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How the Federal Solar Investment Tax Credit (ITC) Works


Understanding the Federal Solar Investment Tax Credit (ITC)

The ITC, better known as the Solar Investment Tax Credit, is a very important federal policy supporting and enabling solar energy expansion across the USA. Passed in 2006, it helped the US solar industry grow rapidly, creating jobs and injecting billions in the economy across the states.

The Solar Energy Industry Association (SEIA), a national trade association for the solar and solar storage industries, has been crucial in advocating and promoting this important tax credit and its extensions. Thanks to their efforts, the ITC remains the most important federal policy mechanism supporting the growth of solar energy in the United States.

Today, the SEIA is continuing its efforts to support legislation to extend Investment Tax Credit further. Click here to learn more.

Quick Facts About the ITC

The ITC (Investment Tax Credit) is a tax credit for solar systems on residential (under Section 25D) and commercial (under Section 48) properties, currently set at 30%.

The Section 48 commercial credit can be used by customer-sited commercial solar systems and large-scale utility solar farms.

The ITC enabled the 10,000% growth of the solar energy industry in the USA, since its implementation back in 2006, growing roughly 50% annually over the last decade.

In 2020, Congress passed a two-year delay of the ITC phasedown:

This 2020 ITC extension has lowered solar energy costs, as well as provided market assurance that enabled companies to promote innovation and drive healthy competition.

Most solar industry professionals promote a tax policy that provides stability and investment opportunities for solar energies, especially during national conversations about taxes, infrastructure and sustainability.

How Does the Solar ITC Work?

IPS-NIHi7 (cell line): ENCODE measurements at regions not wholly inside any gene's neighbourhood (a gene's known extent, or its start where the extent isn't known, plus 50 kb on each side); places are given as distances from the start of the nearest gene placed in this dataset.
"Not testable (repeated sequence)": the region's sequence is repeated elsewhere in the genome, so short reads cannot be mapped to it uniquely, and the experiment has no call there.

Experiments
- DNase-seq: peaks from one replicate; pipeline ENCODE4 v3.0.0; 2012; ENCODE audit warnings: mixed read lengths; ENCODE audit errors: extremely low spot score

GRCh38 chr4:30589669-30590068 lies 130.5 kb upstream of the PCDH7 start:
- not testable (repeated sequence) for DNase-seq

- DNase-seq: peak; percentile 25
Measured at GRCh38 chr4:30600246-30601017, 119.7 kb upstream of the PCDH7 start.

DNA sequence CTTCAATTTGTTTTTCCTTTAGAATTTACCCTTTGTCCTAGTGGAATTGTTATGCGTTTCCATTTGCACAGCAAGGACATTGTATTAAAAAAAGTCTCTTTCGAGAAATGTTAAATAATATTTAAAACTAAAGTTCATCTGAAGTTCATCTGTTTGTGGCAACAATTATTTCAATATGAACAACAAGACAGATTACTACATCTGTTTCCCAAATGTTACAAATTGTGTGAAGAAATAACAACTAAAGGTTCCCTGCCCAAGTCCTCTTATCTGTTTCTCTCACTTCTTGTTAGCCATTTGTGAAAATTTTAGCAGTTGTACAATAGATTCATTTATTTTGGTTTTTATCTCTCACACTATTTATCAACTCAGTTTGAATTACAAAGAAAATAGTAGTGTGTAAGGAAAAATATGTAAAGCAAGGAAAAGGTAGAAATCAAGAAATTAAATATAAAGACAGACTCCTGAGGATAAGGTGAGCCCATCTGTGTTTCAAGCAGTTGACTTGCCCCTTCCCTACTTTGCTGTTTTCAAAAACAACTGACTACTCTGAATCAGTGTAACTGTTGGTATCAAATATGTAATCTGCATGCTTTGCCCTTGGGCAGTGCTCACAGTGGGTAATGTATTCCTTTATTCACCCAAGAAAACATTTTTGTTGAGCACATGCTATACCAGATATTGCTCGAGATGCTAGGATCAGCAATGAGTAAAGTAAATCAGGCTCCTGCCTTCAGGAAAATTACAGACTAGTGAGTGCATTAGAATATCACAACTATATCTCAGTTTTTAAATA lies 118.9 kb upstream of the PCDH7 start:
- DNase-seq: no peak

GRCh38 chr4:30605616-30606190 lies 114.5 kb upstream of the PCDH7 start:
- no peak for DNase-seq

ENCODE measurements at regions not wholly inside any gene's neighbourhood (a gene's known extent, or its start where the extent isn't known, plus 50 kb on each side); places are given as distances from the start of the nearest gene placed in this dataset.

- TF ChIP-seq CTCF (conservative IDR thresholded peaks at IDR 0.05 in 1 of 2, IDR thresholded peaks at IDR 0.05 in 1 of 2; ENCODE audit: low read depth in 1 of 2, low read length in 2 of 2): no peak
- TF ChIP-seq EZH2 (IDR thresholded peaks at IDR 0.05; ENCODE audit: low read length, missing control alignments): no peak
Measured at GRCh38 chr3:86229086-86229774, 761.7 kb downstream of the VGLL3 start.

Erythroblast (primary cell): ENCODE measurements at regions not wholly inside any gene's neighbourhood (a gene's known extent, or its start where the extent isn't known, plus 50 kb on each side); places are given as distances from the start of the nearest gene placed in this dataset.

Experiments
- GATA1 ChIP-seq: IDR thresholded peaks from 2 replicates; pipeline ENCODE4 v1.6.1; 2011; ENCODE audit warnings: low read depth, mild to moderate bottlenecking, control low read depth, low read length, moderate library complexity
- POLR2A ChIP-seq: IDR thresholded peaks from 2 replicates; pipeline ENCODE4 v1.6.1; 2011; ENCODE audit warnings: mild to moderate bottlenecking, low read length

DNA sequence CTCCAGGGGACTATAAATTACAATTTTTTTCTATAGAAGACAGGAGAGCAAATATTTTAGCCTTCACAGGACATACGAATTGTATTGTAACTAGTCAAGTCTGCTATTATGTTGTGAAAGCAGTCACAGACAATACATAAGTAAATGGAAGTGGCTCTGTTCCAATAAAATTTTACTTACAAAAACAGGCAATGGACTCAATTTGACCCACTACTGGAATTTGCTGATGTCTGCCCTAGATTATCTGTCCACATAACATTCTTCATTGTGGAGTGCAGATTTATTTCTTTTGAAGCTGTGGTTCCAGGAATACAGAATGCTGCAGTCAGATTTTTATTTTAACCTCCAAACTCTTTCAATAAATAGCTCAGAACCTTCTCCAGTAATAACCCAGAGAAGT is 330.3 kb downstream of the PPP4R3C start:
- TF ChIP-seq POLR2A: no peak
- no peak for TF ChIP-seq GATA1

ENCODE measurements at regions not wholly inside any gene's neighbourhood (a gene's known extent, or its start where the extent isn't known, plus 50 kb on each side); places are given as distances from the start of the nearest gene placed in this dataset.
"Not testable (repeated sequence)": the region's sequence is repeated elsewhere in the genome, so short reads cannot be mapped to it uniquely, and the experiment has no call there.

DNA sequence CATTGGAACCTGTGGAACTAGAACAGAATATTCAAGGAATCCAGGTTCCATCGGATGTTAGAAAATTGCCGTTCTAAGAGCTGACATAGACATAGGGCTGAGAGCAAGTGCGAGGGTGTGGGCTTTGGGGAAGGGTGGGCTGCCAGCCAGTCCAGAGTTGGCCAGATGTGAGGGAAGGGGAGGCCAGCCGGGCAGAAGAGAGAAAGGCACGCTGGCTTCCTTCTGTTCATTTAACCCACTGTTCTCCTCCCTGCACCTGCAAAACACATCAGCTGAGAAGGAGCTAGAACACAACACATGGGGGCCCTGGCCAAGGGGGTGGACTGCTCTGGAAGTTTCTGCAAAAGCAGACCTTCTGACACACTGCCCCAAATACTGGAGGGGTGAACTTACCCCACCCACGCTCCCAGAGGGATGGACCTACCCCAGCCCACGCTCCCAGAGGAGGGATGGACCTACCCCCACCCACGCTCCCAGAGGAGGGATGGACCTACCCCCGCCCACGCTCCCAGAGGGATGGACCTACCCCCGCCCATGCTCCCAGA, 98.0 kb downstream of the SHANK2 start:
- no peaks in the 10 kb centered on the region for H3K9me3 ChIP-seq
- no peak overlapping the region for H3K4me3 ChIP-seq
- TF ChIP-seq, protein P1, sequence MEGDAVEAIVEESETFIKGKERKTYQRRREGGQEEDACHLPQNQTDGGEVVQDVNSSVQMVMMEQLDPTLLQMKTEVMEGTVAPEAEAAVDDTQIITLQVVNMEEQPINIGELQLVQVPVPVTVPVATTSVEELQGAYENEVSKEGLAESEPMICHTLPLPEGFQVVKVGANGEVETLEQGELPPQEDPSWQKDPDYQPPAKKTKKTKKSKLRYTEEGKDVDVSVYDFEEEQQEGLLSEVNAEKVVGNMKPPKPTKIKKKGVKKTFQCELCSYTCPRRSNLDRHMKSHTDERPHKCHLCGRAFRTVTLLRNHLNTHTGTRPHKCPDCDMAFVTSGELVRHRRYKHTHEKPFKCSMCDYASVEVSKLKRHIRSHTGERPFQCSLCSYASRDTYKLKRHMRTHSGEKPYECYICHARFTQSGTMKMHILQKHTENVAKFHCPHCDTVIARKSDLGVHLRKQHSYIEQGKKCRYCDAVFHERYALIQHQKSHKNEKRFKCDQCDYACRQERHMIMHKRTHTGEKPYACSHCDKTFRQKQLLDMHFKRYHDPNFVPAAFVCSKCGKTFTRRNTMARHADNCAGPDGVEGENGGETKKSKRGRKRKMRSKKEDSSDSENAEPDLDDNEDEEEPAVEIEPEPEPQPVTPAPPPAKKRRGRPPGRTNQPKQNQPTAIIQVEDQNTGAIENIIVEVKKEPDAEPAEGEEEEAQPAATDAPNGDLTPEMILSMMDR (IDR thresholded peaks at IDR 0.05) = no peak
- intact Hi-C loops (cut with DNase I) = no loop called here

The Investment Tax Credit (ITC), currently set at 30%, is a federal tax credit that can be claimed against the tax liability of residential (under Section 25D) and commercial and utility (under Section 48) investors in solar energy. The Section 25D residential ITC allows the homeowner to apply the credit to their personal income taxes. The credit can be used by the owner when purchasing and installing a solar energy system. As for Section 48 credit, businesses that purchase and/or finance the solar energy system can claim this credit.

A tax credit is a reduction in income tax that a person or company would pay to the federal government. The ITC is based on how much one has invested in solar energy on their property. Both commercial and residential tax credits are 30%, as long as the amount is invested in eligible solar.

A Dollar for Dollar Reduction in Income Tax

A tax credit is a dollar-for-dollar reduction in the income taxes that a person or company would otherwise pay the federal government. The ITC is based on the amount of investment in solar property. Both the residential and commercial ITC are equal to 30 percent of the basis that is invested in eligible solar property.

Solar Systems on New Residential Homes

A homeowner can be eligible for the ITC the year they move into their property, provided they purchase a newly built home equipped with a solar panel system owned outright. If the system is leased or electricity is purchased through a PPA (Power Purchase Agreement), then it is the company that leases the system or signed the PPA that can claim the ITC. Contact Dominion Energy Solutions to learn how much the ITC can offset your solar cost combined with Virginia solar incentives.

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